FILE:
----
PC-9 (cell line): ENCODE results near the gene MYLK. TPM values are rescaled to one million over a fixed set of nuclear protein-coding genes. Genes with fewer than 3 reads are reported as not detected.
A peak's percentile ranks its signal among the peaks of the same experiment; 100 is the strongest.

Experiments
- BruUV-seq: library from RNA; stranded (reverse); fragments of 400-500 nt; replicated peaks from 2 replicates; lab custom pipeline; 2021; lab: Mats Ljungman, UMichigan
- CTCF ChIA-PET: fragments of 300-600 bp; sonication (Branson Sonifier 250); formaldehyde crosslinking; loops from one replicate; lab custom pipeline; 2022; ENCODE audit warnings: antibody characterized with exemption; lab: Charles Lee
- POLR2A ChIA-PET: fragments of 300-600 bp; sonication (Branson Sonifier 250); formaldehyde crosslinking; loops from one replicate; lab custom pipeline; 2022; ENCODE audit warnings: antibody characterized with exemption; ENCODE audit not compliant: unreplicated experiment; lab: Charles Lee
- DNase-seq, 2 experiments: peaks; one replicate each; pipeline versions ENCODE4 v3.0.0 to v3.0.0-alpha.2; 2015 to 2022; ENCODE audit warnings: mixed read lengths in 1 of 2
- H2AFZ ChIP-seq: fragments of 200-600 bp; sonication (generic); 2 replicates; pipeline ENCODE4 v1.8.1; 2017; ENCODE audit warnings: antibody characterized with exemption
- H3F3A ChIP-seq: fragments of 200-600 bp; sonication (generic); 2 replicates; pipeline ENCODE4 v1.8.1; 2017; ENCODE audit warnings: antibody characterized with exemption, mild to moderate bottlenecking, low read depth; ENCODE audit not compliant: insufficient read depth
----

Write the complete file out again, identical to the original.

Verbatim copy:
PC-9 (cell line): ENCODE results near the gene MYLK. TPM values are rescaled to one million over a fixed set of nuclear protein-coding genes. Genes with fewer than 3 reads are reported as not detected.
A peak's percentile ranks its signal among the peaks of the same experiment; 100 is the strongest.

Experiments
- BruUV-seq: library from RNA; stranded (reverse); fragments of 400-500 nt; replicated peaks from 2 replicates; lab custom pipeline; 2021; lab: Mats Ljungman, UMichigan
- CTCF ChIA-PET: fragments of 300-600 bp; sonication (Branson Sonifier 250); formaldehyde crosslinking; loops from one replicate; lab custom pipeline; 2022; ENCODE audit warnings: antibody characterized with exemption; lab: Charles Lee
- POLR2A ChIA-PET: fragments of 300-600 bp; sonication (Branson Sonifier 250); formaldehyde crosslinking; loops from one replicate; lab custom pipeline; 2022; ENCODE audit warnings: antibody characterized with exemption; ENCODE audit not compliant: unreplicated experiment; lab: Charles Lee
- DNase-seq, 2 experiments: peaks; one replicate each; pipeline versions ENCODE4 v3.0.0 to v3.0.0-alpha.2; 2015 to 2022; ENCODE audit warnings: mixed read lengths in 1 of 2
- H2AFZ ChIP-seq: fragments of 200-600 bp; sonication (generic); 2 replicates; pipeline ENCODE4 v1.8.1; 2017; ENCODE audit warnings: antibody characterized with exemption
- H3F3A ChIP-seq: fragments of 200-600 bp; sonication (generic); 2 replicates; pipeline ENCODE4 v1.8.1; 2017; ENCODE audit warnings: antibody characterized with exemption, mild to moderate bottlenecking, low read depth; ENCODE audit not compliant: insufficient read depth